Mediastinal Synovial Sarcoma: Clinicopathologic Analysis of 21 Cases With Molecular Confirmation

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Abstract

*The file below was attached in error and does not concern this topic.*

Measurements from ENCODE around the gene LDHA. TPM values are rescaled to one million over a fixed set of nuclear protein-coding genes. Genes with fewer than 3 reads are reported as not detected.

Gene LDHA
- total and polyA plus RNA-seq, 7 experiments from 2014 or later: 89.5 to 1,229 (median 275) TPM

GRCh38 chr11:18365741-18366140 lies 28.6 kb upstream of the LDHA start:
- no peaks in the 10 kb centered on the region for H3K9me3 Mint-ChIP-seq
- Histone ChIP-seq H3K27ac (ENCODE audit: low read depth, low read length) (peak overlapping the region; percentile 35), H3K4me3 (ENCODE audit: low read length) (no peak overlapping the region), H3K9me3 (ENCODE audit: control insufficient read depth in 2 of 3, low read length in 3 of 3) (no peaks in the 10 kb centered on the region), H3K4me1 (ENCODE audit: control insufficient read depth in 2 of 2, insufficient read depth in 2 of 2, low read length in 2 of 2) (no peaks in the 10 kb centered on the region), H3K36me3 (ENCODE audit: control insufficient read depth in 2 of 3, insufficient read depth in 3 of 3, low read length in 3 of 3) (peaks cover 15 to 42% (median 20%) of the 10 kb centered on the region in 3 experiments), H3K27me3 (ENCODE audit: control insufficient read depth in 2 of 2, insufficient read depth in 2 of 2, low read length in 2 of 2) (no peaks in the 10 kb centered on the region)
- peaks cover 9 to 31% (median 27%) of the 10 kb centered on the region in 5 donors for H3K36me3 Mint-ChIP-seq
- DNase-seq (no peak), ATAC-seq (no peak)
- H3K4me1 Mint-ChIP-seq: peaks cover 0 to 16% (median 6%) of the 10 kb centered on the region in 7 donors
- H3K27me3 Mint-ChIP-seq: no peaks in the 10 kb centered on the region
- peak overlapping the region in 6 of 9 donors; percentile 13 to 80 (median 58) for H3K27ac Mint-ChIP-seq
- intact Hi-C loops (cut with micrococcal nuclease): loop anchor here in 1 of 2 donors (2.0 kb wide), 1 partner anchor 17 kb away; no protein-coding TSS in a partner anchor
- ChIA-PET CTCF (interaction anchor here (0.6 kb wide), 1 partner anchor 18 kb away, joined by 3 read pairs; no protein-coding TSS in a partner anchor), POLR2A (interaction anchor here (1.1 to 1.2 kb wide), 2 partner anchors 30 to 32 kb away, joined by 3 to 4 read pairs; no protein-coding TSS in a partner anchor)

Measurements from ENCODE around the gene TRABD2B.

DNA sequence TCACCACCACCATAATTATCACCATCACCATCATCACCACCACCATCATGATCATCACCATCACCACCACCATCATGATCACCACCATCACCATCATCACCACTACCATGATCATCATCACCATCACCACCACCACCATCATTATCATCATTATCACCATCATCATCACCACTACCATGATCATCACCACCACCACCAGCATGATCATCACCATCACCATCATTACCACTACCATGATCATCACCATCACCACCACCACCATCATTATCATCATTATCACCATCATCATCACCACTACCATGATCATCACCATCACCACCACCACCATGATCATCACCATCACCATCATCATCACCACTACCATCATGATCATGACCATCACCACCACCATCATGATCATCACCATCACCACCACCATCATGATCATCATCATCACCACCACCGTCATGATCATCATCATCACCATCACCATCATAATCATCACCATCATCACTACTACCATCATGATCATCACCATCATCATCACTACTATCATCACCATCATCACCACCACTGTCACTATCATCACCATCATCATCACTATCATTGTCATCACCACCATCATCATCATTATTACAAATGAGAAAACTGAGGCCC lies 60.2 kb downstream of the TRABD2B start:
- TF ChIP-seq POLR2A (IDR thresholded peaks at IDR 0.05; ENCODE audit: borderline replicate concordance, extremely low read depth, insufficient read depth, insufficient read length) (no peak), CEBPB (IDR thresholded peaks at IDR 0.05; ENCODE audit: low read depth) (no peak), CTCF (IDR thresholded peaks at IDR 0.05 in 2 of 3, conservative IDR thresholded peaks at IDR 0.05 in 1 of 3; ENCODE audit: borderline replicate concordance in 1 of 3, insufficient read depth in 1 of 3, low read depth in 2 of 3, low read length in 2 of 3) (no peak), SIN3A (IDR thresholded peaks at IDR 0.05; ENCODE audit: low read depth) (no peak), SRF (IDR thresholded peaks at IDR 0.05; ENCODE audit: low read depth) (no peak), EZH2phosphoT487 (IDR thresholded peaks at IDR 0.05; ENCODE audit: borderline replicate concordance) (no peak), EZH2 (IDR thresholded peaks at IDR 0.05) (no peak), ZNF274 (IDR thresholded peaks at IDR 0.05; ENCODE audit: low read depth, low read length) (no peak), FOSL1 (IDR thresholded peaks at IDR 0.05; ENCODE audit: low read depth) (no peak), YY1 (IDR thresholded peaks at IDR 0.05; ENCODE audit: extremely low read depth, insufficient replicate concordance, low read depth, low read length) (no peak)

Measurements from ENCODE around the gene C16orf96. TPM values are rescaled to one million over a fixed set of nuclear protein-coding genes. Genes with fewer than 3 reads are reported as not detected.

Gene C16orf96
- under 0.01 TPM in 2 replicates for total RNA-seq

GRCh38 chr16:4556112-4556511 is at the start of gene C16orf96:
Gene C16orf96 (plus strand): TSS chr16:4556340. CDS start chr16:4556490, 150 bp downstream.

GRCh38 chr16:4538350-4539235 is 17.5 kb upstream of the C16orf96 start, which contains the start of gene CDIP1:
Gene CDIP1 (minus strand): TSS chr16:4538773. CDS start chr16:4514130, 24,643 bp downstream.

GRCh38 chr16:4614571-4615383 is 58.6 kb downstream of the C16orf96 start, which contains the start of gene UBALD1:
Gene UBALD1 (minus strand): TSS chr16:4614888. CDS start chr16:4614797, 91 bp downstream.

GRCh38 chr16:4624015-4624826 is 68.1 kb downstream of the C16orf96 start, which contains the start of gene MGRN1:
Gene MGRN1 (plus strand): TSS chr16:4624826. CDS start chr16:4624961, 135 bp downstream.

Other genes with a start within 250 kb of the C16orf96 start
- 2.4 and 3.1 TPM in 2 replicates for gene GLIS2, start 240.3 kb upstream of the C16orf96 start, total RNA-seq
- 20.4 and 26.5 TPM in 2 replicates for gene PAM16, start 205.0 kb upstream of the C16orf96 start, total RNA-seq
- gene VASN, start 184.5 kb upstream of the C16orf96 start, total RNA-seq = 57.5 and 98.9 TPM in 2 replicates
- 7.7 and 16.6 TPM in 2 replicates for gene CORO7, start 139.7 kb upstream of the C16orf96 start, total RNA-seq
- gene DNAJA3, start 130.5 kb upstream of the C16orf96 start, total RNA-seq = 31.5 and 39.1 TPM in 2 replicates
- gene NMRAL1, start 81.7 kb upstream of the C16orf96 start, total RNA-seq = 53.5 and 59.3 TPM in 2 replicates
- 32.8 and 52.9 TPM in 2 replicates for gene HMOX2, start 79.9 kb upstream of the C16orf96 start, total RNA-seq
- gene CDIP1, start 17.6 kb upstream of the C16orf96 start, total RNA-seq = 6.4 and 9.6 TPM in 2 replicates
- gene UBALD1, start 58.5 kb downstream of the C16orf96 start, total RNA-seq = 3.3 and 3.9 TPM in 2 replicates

Synovial sarcoma (SS), a translocation-associated sarcoma characterized by SS18-SSX1/2 fusion, presents most often in the extremities of young adults. While SS regularly occurs in the pleuropulmonary parenchyma, the mediastinum is an exceedingly rare primary site; the literature on this subject is predominantly composed of case reports and small series, mostly without molecular confirmation. Cases of mediastinal SS were selected from our institutional and consultation archives. Diagnoses were confirmed by either SS18 fluorescence in situ hybridization (n=6) or reverse transcription polymerase chain reaction for SS18-SSX1/2 (n=15). Mediastinal SSs occurred in 21 patients (15 men; mean age, 38 y; range, 21 to 75). Only 1 patient was older than 50 years. Average tumor size was 13.5 cm (range: 6.4 to 23 cm). One tumor was biphasic and the rest were monophasic, 11 of which were poorly differentiated (52%). Of 10 cases with known fusion transcripts, 6 had SS18-SSX2 and 4 had SS18-SSX1. Follow-up was known for 16 patients (mean: 18.9 mo; range: 5 to 45): 14 had local disease progression or recurrence, and 6 had metastasis. Death from disease occurred in 11 of 16 patients (69%) at 5 to 32 months, and 5 (36%) were alive with disease at last follow-up (6 to 45 mo). Mediastinal SS is a rare and aggressive malignancy most common in patients younger than 50 years. Most are monophasic and reach large size before detection. Poorly differentiated morphology is common. SS should be included in the differential diagnosis of spindle cell, biphasic and poorly differentiated mediastinal tumors. Because of the rarity of SS at this site, molecular testing is recommended to confirm the diagnosis.

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